The National Negro Network was a black-oriented radio programming service in the United States founded on January 20, 1954 by Chicago advertiser W. Leonard Evans, Jr.[1][2] It was the first black-owned radio network in the country, and its programming was broadcast on up to 45 affiliates.[3] An article in the trade publication Broadcasting said that the network was expected "to reach approximately 12 million of the 15 million Negroes in America."[4]

Evans was the network's president. Reggie Schuebel was vice president-treasurer, and John M. Wyatt was executive vice president.[4]

The network featured a variety of different programming, including a popular soap opera The Story of Ruby Valentine, which was based on CBS's We Love and Learn and As the Twig is Bent, and starred Juanita Hall, Ruby Dee and Terry Carter.[5] The serial was sponsored by, among others, Philip Morris and Pet Milk. Other short-lived series included The Life of Anna Lewis with Hilda Simms, and It's A Mystery Man with Cab Calloway.[5][6][7]

Some shows were produced by Calloway and Ethel Waters. Other fare included broadcasts of symphony concerts from black colleges, and programs hosted by black DJs at affiliate stations.[3]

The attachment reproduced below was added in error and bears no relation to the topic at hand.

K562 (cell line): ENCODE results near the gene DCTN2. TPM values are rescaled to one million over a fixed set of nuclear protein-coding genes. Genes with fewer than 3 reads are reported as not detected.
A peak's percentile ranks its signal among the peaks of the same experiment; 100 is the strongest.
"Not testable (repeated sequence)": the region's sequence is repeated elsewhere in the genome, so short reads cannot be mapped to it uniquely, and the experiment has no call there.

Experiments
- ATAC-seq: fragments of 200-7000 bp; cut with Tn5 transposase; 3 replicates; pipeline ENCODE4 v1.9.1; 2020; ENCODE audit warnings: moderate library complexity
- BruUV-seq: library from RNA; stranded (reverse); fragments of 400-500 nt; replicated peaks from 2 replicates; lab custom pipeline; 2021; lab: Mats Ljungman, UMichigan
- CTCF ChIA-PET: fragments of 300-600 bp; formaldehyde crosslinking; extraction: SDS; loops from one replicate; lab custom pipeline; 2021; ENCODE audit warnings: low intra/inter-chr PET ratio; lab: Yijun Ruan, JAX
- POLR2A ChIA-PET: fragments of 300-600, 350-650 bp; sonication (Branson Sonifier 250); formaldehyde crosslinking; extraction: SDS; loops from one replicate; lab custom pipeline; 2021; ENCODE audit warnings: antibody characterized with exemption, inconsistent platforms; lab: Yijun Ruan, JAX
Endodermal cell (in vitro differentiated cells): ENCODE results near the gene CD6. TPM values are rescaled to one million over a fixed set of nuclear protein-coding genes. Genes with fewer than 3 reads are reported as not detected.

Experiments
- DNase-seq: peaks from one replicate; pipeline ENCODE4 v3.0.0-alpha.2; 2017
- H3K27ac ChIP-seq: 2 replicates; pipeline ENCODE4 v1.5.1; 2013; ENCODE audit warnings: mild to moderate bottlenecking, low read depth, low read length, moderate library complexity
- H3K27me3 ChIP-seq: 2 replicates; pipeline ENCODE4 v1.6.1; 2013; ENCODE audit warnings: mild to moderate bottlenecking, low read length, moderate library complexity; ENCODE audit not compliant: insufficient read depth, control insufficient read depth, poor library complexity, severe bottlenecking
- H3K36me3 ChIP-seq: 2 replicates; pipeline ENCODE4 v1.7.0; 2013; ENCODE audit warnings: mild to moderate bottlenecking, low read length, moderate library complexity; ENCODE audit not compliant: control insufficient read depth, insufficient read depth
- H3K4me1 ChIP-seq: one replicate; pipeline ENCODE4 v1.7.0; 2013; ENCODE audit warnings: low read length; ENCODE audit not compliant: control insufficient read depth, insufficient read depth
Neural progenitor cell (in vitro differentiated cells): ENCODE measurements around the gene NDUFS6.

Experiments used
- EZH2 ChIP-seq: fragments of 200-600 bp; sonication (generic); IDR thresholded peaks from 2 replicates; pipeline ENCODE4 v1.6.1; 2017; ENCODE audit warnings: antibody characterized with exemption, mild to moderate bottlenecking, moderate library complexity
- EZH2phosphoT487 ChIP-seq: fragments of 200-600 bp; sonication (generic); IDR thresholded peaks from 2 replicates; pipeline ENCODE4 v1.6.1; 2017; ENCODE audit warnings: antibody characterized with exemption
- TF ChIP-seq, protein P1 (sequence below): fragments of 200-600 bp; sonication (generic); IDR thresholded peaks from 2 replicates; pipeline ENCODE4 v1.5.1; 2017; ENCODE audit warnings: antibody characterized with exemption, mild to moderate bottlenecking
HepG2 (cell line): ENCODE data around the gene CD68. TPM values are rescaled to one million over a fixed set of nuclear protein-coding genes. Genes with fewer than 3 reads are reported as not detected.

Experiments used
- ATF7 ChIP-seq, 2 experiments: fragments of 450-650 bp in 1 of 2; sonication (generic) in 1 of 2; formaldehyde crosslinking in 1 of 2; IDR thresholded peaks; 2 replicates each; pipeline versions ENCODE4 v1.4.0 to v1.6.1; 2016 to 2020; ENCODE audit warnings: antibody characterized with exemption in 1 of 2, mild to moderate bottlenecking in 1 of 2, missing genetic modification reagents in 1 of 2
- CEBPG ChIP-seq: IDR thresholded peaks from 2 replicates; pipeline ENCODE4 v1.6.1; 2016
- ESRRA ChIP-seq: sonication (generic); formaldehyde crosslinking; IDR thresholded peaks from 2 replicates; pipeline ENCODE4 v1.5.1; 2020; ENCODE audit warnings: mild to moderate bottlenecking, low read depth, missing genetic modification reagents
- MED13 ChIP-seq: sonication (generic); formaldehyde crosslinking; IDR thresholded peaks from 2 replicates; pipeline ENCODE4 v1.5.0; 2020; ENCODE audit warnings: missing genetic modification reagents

The network drew up plans for several more series, but—with the TV era exploding—fell apart within a year due to inadequate capital.[3][6][8]

Jason Chambers wrote in his book, Madison Avenue and the Color Line: African Americans in the Advertising Industry, that Evans felt that advertising agencies were hesitant to recommend NNN to clients. "Agencies are aware of our existence and watch our growth closely," Evans said, "but ... are still reluctant to come right out and make a recommendation [for using] Negro radio, preferring to keep campaigns at a 'test' level while watching to see what others do."[9]

Notes, References

  1. ^ Evans, born in 1914 in Louisville, raised in South Chicago, published a magazine aimed at black readers called Tuesday in the 60s and 70s. He died May 22, 2007. [1] A 1965 interview can be heard here Archived 2011-06-29 at the Wayback Machine.
  2. ^ "Radio: New Net". TIME Magazine. Dec 28, 1953. Archived from the original on December 22, 2008. Retrieved 21 January 2011.
  3. ^ a b c Christopher H. Sterling (2003). Encyclopedia of radio. Taylor & Francis. pp. 277–8. ISBN 978-1-57958-249-4.
  4. ^ a b "National Negro Network Formed" (PDF). Broadcasting. December 14, 1953. p. 74. Retrieved 1 January 2017.
  5. ^ a b Jim Cox (2002). Say goodnight, Gracie: the last years of network radio. McFarland. p. 78. ISBN 978-0-7864-1168-9.
  6. ^ a b William Barlow (1999). Voice over: the making of Black radio. Temple University Press. pp. 334. ISBN 978-1-56639-667-7.
  7. ^ Pat Browne (2001). The guide to United States popular culture. Popular Press. p. 97.
  8. ^ Baraka, Rhonda (October 13, 2001). "For Three Decades, The Nation's Foremost Black Radio Network...". Billboard Magazine. 113 (41): 25. ISSN 0006-2510.
  9. ^ Chambers, Jason (2011). Madison Avenue and the Color Line: African Americans in the Advertising Industry. University of Pennsylvania Press. pp. 85–88. ISBN 978-0812203851. Retrieved 2 January 2017.